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Plane Crash Leads Russia to Retire Tupolevs


Emergency Ministry members work at the site of the Tupolev-134 plane crash outside the northern Russian city of Petrozavodsk, June 21, 2011

Emergency Ministry members work at the site of the Tupolev-134 plane crash outside the northern Russian city of Petrozavodsk, June 21, 2011

Russian President Dmitry Medvedev on Thursday recommended the permanent grounding of all Soviet-built Tupolev passenger airplanes, like the one that crashed this week.

The plane crashed on a road in heavy fog moments before its scheduled landing at Petrozavodsk airport in northwest Russia, killing 44 people. A young boy later died of his injuries, increasing the death toll to 45.

Medvedev said the Tupolev-134 should be withdrawn from operation starting next year. The Tupolev-134 and Tupolev-154 were built in the 1960s.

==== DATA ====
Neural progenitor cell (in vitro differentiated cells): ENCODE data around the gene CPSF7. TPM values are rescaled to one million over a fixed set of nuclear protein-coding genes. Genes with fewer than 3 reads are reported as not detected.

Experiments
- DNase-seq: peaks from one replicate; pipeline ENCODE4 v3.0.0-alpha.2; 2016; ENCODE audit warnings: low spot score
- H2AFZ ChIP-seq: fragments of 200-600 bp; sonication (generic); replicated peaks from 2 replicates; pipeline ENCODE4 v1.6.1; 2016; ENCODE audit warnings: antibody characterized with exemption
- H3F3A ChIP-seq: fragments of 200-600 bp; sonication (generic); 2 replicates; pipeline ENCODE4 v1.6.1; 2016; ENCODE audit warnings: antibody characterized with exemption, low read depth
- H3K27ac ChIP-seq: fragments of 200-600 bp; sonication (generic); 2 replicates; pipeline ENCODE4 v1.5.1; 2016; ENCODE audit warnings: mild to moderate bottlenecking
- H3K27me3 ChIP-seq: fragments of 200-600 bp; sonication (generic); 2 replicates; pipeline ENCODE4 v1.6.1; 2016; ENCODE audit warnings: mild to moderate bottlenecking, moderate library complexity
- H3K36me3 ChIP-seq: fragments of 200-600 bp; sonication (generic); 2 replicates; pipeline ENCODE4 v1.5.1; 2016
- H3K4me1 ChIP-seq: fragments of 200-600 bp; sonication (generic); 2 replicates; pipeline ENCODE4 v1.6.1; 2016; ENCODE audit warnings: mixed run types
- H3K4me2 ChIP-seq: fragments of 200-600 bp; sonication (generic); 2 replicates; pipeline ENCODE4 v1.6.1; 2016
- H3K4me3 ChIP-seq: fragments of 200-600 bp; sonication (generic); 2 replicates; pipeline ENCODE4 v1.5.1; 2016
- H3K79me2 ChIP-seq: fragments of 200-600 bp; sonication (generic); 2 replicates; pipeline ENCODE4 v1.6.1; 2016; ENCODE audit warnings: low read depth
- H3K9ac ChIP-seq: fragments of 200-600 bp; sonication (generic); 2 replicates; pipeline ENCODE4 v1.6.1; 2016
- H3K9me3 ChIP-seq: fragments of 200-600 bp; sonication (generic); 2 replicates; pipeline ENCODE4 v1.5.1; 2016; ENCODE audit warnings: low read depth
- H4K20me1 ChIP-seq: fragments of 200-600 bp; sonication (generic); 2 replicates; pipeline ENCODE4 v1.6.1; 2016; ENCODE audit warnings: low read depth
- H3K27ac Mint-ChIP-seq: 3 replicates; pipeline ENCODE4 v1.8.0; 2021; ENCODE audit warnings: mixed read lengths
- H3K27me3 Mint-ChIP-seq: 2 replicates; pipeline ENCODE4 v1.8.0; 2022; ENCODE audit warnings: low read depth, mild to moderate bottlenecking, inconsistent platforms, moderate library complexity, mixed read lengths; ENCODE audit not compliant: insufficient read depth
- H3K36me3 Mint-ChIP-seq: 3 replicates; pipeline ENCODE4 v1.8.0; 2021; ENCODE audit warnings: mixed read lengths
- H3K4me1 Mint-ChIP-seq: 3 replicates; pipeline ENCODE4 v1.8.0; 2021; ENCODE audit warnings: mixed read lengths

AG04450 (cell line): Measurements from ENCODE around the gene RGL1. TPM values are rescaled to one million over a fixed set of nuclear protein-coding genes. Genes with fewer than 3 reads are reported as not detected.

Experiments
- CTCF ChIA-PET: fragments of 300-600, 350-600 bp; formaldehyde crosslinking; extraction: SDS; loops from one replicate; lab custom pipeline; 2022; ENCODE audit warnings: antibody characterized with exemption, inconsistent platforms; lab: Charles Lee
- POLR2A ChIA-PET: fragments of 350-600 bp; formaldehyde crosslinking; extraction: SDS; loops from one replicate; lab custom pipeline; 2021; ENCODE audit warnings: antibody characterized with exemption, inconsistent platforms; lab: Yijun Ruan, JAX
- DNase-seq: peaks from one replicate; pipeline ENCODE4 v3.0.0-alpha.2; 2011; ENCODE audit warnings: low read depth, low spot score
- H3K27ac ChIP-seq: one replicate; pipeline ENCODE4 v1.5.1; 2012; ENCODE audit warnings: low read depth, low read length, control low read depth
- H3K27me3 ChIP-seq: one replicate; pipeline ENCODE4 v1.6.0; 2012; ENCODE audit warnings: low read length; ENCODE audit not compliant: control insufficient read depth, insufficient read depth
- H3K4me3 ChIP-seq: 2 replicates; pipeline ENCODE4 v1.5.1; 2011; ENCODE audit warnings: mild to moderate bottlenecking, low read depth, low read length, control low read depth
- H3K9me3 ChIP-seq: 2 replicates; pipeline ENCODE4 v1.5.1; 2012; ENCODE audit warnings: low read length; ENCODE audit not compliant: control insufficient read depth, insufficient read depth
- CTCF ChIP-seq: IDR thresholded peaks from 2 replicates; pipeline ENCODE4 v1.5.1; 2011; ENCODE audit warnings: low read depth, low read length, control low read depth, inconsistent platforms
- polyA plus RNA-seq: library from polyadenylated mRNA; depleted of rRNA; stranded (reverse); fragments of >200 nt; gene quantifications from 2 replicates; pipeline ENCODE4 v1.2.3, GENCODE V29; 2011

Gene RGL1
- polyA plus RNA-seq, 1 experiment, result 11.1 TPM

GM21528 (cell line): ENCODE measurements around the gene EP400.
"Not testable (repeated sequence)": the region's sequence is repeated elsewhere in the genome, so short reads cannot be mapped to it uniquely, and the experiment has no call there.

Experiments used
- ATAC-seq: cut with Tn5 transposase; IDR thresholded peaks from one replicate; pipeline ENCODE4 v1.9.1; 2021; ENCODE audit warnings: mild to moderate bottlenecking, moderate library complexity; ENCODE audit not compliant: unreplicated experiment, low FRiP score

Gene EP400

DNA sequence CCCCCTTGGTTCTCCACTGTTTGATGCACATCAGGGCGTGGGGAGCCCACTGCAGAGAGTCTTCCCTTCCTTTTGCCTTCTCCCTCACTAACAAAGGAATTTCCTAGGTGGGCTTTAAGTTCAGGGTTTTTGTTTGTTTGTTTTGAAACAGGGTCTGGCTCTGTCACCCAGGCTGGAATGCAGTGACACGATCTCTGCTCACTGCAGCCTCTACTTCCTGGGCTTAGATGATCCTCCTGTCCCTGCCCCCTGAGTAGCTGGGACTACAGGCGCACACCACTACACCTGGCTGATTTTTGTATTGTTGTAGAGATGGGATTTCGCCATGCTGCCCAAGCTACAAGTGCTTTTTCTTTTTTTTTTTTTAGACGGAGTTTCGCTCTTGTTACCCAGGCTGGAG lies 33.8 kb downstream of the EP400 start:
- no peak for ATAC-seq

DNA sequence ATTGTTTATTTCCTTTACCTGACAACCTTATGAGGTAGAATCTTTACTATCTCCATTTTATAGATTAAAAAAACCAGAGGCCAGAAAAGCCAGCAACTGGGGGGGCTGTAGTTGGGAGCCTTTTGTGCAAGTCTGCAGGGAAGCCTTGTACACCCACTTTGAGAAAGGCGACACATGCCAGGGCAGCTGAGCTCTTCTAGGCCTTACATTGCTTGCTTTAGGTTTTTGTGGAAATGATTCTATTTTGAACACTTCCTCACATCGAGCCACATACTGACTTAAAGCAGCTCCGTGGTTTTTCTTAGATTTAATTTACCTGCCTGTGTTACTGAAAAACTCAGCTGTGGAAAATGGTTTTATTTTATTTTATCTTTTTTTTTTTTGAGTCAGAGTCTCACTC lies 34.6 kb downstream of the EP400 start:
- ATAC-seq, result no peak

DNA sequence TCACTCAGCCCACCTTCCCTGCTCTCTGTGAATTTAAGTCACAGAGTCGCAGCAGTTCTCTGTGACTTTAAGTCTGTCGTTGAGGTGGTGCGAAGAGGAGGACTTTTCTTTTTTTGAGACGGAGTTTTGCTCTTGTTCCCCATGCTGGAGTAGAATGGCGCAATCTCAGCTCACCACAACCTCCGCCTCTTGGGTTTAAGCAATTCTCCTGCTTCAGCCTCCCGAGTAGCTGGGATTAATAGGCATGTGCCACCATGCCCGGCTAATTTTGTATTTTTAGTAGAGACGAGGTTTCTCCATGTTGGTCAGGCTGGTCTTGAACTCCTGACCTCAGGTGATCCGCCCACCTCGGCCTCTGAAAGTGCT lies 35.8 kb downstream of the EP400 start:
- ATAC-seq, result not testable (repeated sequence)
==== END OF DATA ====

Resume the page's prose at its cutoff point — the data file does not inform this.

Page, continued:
Russian officials said this week that initial information indicated pilot error caused the crash.

The plane was carrying 52 people, including nine crew, when it veered off course while coming in to land, clipped some trees and hit a power line before crashing.

Officials have recovered the aircraft's flight data recorders. The plane was flying from Moscow's Domodedovo airport to Petrozavodsk, some 650 kilometers northwest of the capital.

Some information for this report was provided by AP, AFP and Reuters.

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